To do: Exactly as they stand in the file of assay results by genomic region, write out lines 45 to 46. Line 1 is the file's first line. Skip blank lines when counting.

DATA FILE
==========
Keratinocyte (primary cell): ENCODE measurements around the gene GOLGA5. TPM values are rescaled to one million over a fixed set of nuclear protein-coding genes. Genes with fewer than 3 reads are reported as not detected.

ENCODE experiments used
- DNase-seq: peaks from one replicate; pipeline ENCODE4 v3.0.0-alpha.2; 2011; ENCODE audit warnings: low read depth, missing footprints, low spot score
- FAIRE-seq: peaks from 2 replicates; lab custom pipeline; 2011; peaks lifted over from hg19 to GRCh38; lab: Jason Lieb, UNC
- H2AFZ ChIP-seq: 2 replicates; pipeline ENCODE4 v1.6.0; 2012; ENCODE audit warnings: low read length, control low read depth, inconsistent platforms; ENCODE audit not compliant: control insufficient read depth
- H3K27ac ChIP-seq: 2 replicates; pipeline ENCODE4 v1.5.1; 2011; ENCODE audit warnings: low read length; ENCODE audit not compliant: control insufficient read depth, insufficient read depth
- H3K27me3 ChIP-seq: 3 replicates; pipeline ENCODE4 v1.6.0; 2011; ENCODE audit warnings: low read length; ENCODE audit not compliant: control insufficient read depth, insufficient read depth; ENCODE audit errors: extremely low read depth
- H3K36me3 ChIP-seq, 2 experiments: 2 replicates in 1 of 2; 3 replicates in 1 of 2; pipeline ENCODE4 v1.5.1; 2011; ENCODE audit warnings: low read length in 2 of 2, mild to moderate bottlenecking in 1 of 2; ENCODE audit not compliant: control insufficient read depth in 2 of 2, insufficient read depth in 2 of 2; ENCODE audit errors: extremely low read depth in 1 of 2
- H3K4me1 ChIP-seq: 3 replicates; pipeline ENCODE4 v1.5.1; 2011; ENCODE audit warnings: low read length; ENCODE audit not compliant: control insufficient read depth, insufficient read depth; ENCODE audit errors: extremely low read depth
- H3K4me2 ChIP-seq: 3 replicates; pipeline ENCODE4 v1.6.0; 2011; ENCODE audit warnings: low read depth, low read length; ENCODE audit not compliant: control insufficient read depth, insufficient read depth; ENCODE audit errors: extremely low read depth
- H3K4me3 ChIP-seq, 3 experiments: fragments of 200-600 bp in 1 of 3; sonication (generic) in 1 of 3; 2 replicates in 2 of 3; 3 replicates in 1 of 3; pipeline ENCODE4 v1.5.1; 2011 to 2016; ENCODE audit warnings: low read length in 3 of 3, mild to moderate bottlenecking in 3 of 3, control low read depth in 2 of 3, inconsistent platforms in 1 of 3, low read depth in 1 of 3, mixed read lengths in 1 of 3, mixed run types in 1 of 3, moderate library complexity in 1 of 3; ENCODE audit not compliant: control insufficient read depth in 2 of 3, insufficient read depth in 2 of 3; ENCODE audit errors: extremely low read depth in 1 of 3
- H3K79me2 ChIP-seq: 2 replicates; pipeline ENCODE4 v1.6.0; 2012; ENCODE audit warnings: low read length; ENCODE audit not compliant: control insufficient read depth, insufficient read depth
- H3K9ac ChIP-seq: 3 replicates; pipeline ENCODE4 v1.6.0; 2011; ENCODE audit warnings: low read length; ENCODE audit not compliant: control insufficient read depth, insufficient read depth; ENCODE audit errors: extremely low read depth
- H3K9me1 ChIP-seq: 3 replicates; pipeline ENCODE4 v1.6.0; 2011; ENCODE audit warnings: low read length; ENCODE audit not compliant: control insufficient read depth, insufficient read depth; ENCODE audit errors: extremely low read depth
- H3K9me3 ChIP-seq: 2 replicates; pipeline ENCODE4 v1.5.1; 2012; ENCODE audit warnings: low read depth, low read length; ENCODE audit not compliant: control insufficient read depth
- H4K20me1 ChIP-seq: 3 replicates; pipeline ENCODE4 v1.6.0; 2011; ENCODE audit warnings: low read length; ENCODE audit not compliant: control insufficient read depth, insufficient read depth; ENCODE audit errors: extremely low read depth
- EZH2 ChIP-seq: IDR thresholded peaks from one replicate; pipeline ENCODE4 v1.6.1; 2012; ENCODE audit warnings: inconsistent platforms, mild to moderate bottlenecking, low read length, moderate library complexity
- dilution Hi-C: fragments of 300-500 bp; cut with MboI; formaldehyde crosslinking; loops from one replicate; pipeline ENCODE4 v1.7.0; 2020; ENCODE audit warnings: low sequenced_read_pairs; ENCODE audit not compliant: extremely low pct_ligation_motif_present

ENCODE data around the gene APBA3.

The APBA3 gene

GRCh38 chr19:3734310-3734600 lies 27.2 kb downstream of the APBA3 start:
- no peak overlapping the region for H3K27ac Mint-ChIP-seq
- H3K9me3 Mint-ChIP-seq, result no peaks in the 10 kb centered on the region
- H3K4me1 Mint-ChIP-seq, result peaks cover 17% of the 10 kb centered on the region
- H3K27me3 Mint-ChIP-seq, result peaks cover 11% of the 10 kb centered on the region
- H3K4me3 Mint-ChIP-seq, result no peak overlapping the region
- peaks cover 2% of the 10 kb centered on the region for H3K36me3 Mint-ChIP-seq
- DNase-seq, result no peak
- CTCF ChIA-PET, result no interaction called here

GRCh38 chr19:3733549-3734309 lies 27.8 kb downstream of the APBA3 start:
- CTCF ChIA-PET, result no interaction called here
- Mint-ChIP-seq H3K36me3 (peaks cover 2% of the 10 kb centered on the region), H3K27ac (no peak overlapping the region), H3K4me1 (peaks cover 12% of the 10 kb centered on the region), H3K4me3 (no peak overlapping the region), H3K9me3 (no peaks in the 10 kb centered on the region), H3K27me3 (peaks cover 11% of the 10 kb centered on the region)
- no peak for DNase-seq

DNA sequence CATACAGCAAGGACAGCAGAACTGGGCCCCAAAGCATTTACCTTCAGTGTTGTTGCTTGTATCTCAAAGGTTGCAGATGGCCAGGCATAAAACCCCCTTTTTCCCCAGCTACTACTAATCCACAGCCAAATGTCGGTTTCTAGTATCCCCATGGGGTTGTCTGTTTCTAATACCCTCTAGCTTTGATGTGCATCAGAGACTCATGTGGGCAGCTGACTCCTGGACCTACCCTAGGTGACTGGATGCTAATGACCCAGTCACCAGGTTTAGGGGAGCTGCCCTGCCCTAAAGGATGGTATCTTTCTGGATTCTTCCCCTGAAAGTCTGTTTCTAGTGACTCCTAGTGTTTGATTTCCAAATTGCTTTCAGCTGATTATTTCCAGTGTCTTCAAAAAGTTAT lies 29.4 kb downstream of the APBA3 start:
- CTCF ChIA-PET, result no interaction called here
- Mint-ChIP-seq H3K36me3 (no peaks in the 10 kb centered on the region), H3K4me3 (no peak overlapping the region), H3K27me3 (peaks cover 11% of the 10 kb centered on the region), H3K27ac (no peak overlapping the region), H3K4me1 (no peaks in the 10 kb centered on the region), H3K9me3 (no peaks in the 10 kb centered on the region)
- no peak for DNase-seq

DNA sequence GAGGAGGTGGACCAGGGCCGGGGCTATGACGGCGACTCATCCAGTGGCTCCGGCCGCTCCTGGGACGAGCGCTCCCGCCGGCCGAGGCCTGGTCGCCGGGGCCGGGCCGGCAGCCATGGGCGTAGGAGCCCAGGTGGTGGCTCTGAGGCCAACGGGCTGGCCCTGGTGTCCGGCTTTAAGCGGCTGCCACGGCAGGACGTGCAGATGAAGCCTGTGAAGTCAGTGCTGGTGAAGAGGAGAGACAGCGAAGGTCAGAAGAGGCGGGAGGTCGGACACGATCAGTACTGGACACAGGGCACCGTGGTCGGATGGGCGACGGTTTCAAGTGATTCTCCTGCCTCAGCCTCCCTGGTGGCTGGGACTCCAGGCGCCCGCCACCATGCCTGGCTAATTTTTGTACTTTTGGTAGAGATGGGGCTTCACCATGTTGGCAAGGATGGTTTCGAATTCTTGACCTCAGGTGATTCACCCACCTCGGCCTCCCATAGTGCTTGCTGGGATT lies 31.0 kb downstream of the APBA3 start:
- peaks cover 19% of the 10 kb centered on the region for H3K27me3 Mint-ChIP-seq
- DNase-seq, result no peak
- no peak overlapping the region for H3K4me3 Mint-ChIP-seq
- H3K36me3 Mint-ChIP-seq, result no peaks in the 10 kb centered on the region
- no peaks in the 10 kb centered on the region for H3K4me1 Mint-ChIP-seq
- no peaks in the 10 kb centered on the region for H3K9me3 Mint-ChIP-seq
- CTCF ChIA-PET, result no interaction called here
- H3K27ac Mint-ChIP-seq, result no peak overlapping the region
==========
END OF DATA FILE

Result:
- CTCF ChIA-PET, result no interaction called here
- H3K27ac Mint-ChIP-seq, result no peak overlapping the region